“The Good Samaritan” is another example of Amy’s modern interpretation of an old story. Taken from a biblical parable of hope and how one should behave, this painting depicts a Native American man helping a stranger. The figures are stylized, and the colorful patterns create a finely designed background. It pays to look at Amy’s work closely, since something new is always emerging from the painting!

Charles Davison has a different approach to a southwestern theme. A collector of textiles, beads, buttons and other items, he creates collage pieces that present his subjects with a fresh approach. In his painting entitled “Back Road Boys,” the cowboys strike a typical pose, but the mood is very playful. The colorful clothing is cut from different fabrics, and collaged, along with buttons on the shirts and neck scarves. Another evidence of Charles’ contemporary style is his layering of paint, fabric and paint again to create the textures he wants.

His love of textiles can also result in a new textile of Charles’ creation. “Running Horses” is presented on an unstretched canvas, painted with many layers and collaged with fabrics and bits of beads and buttons.

Charles is inspired by southwestern art, as well as the rock formations around his home in Superior, AZ. “My work is more mystical than representational,” he said. In “Night of the Vision” he alludes to Native American spirituality, and clothes his characters in strips of fabric, beads and antique jewelry.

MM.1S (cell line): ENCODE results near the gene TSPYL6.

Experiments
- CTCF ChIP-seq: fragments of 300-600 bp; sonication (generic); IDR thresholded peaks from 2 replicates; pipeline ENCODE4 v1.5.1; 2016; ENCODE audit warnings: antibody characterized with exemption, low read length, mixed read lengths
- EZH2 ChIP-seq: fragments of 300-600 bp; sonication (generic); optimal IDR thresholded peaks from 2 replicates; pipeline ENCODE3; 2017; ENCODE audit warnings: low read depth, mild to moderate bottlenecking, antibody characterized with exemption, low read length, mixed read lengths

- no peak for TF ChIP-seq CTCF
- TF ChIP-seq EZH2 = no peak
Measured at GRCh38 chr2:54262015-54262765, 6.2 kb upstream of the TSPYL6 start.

Thom Ross calls himself a “storyteller who paints.” His narrative art has a very specific theme and purpose. He focuses on iconic western American heroes who have become mythic figures.

“I’m interested in how we take a story with an historical foundation, and turn it into a more romantic version of the actual truth,” he said. “In my paintings, I like to depict these heroes as real people who are actually much more interesting as human beings with their own flaws.”

Thom sees the humanity in his figures, but he still portrays them in a stylized, graphic way. These cowboys are active, yet they appear flat. Their long legs stretch under full-length coats, and their macho look is accentuated by their strong – yet not very defined - faces under their big-brimmed hats. I especially like the geometric shadows he places under his figures. A good example of Thom’s style is his painting entitled “They Cast Long Shadows,” which refers to the three Earp brothers from the gunfight at the OK Corral.

“These men cast long shadows in our western culture,” he said. “They are insignificant outside of their mythology, which embodies the human spirit and courage.”

The “Clanton Gang” also refers to the story of the OK Corral. The Clantons are crossing Allen Street and going to their death, according to Thom. The line he painted underneath each figure is symbolic of their crossing and their courage. “With that decision, these unknown men become part of a world famous story,” he explained.